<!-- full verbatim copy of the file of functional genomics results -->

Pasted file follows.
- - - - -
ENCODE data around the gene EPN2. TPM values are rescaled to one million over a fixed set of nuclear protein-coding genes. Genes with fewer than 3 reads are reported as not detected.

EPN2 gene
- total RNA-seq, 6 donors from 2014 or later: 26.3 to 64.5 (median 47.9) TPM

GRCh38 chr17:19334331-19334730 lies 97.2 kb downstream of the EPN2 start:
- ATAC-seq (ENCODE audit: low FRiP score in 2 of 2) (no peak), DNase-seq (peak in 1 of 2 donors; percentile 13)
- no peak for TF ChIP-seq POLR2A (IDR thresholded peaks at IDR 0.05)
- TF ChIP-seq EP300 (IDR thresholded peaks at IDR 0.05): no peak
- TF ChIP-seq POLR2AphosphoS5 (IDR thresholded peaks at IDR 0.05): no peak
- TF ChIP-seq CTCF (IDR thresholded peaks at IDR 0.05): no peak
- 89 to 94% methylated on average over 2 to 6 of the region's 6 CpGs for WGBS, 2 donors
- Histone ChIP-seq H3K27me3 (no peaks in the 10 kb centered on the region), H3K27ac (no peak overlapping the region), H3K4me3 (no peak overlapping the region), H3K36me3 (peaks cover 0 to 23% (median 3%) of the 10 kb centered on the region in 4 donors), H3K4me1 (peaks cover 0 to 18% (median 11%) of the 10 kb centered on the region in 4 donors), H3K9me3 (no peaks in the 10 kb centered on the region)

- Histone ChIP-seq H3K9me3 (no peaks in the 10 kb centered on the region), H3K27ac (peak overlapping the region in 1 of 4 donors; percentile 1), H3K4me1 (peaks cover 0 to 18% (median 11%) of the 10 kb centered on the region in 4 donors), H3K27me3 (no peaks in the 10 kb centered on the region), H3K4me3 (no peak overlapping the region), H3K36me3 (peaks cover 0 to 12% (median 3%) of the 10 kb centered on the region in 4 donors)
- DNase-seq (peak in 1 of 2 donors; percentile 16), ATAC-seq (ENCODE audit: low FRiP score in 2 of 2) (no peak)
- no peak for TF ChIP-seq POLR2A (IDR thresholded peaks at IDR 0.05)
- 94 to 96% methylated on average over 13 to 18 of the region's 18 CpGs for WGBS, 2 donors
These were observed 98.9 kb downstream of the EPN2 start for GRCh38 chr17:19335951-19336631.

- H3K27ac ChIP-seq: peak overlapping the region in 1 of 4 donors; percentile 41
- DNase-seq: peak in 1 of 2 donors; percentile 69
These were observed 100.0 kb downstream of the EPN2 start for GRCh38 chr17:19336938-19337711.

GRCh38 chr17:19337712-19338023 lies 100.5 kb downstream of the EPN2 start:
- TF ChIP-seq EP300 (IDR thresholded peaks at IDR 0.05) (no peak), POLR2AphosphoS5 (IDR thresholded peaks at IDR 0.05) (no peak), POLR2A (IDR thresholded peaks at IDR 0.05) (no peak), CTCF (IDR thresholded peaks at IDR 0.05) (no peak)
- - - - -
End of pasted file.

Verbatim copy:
ENCODE data around the gene EPN2. TPM values are rescaled to one million over a fixed set of nuclear protein-coding genes. Genes with fewer than 3 reads are reported as not detected.

EPN2 gene
- total RNA-seq, 6 donors from 2014 or later: 26.3 to 64.5 (median 47.9) TPM

GRCh38 chr17:19334331-19334730 lies 97.2 kb downstream of the EPN2 start:
- ATAC-seq (ENCODE audit: low FRiP score in 2 of 2) (no peak), DNase-seq (peak in 1 of 2 donors; percentile 13)
- no peak for TF ChIP-seq POLR2A (IDR thresholded peaks at IDR 0.05)
- TF ChIP-seq EP300 (IDR thresholded peaks at IDR 0.05): no peak
- TF ChIP-seq POLR2AphosphoS5 (IDR thresholded peaks at IDR 0.05): no peak
- TF ChIP-seq CTCF (IDR thresholded peaks at IDR 0.05): no peak
- 89 to 94% methylated on average over 2 to 6 of the region's 6 CpGs for WGBS, 2 donors
- Histone ChIP-seq H3K27me3 (no peaks in the 10 kb centered on the region), H3K27ac (no peak overlapping the region), H3K4me3 (no peak overlapping the region), H3K36me3 (peaks cover 0 to 23% (median 3%) of the 10 kb centered on the region in 4 donors), H3K4me1 (peaks cover 0 to 18% (median 11%) of the 10 kb centered on the region in 4 donors), H3K9me3 (no peaks in the 10 kb centered on the region)

- Histone ChIP-seq H3K9me3 (no peaks in the 10 kb centered on the region), H3K27ac (peak overlapping the region in 1 of 4 donors; percentile 1), H3K4me1 (peaks cover 0 to 18% (median 11%) of the 10 kb centered on the region in 4 donors), H3K27me3 (no peaks in the 10 kb centered on the region), H3K4me3 (no peak overlapping the region), H3K36me3 (peaks cover 0 to 12% (median 3%) of the 10 kb centered on the region in 4 donors)
- DNase-seq (peak in 1 of 2 donors; percentile 16), ATAC-seq (ENCODE audit: low FRiP score in 2 of 2) (no peak)
- no peak for TF ChIP-seq POLR2A (IDR thresholded peaks at IDR 0.05)
- 94 to 96% methylated on average over 13 to 18 of the region's 18 CpGs for WGBS, 2 donors
These were observed 98.9 kb downstream of the EPN2 start for GRCh38 chr17:19335951-19336631.

- H3K27ac ChIP-seq: peak overlapping the region in 1 of 4 donors; percentile 41
- DNase-seq: peak in 1 of 2 donors; percentile 69
These were observed 100.0 kb downstream of the EPN2 start for GRCh38 chr17:19336938-19337711.

GRCh38 chr17:19337712-19338023 lies 100.5 kb downstream of the EPN2 start:
- TF ChIP-seq EP300 (IDR thresholded peaks at IDR 0.05) (no peak), POLR2AphosphoS5 (IDR thresholded peaks at IDR 0.05) (no peak), POLR2A (IDR thresholded peaks at IDR 0.05) (no peak), CTCF (IDR thresholded peaks at IDR 0.05) (no peak)